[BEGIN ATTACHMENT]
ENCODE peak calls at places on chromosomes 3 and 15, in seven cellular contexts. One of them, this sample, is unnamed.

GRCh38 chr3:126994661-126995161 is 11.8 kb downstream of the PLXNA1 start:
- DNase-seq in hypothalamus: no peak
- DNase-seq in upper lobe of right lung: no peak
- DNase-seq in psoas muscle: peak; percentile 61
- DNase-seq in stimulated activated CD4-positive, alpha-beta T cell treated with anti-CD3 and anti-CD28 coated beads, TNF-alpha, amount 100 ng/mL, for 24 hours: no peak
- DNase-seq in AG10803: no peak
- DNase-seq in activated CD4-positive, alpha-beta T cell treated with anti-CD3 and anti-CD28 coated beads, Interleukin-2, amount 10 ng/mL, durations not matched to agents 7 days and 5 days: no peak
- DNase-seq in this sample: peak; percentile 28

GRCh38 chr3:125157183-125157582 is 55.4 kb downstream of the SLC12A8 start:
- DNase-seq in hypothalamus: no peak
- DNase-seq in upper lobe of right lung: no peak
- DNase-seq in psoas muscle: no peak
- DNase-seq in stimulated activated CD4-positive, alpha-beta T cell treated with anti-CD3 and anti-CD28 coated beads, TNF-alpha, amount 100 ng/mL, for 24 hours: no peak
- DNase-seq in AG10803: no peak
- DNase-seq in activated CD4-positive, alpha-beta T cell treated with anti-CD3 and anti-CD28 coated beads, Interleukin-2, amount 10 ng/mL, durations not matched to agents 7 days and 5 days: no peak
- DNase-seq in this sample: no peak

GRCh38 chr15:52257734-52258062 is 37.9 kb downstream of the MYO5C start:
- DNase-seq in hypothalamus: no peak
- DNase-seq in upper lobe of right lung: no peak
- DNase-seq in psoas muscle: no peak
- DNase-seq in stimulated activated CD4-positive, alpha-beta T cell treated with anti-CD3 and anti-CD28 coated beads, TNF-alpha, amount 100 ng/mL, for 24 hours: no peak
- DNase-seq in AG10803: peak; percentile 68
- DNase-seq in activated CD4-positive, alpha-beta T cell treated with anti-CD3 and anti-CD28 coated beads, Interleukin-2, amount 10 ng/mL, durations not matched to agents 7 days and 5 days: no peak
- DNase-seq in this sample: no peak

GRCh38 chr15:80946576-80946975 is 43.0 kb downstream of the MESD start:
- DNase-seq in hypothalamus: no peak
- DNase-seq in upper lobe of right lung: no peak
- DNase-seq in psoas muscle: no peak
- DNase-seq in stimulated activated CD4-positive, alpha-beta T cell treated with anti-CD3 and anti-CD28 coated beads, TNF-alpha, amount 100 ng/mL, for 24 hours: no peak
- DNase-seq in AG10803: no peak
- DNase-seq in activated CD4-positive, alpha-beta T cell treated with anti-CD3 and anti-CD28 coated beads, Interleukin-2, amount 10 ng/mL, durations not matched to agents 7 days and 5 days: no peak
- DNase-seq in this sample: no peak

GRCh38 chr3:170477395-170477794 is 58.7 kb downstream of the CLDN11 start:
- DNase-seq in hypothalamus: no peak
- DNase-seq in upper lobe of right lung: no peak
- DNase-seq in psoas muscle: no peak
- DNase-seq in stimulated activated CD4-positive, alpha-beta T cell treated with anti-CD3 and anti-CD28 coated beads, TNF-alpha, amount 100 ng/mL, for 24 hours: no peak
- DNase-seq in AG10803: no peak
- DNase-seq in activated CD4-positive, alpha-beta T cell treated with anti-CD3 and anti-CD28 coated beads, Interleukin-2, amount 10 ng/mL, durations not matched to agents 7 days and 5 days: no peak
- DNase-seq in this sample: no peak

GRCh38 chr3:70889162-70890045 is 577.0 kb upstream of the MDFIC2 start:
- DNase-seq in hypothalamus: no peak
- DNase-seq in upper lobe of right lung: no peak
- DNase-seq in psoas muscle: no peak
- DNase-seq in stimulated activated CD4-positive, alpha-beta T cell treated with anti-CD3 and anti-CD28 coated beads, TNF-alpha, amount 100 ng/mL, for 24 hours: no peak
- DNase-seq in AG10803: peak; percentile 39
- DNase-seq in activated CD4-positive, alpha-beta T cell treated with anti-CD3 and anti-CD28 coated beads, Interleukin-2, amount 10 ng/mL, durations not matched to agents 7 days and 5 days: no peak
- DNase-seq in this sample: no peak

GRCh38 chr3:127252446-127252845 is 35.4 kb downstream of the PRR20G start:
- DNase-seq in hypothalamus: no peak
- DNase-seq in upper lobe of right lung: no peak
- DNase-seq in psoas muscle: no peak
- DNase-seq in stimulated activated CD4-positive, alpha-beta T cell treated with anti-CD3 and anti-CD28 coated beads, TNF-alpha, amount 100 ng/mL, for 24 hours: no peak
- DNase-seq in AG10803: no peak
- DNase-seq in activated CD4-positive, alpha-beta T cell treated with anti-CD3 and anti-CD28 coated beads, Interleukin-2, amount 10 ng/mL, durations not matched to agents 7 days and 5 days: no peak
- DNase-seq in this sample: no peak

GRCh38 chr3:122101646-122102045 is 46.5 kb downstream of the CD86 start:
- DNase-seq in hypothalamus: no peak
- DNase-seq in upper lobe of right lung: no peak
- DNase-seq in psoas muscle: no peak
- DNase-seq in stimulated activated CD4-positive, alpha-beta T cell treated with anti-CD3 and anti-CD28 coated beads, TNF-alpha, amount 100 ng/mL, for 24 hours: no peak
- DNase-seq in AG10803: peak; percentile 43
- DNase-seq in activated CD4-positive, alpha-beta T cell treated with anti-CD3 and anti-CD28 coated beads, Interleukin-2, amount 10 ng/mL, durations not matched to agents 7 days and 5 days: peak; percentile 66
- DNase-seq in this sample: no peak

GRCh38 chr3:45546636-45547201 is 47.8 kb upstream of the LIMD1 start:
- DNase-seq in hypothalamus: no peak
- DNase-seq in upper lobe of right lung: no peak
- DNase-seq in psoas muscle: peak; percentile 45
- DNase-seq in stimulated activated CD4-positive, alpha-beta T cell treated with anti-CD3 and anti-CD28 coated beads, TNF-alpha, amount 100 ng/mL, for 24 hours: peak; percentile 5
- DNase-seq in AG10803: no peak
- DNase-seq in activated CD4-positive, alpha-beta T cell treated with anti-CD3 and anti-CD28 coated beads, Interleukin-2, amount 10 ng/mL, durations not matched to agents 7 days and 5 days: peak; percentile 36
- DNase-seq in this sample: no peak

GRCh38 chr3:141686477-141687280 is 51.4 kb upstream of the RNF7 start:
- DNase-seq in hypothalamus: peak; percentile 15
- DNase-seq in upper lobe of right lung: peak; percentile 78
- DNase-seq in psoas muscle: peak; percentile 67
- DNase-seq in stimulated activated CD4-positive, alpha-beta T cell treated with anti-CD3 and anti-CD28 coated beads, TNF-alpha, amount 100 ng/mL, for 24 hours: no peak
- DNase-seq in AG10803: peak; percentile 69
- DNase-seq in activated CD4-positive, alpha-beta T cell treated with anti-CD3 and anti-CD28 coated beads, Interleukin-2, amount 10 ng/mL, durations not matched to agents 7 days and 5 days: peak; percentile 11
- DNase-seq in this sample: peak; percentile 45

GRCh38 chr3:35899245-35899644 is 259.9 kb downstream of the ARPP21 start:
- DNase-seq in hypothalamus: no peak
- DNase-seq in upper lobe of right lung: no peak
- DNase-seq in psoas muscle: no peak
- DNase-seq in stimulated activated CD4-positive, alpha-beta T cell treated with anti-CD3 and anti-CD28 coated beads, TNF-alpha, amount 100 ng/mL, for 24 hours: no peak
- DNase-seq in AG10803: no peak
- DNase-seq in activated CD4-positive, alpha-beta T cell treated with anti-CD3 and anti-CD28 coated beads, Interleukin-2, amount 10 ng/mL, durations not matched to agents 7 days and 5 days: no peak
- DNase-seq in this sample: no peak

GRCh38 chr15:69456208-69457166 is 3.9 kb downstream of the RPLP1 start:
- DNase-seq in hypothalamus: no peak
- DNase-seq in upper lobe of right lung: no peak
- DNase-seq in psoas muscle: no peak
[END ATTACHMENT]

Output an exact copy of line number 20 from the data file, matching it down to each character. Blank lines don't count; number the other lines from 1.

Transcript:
- DNase-seq in upper lobe of right lung: no peak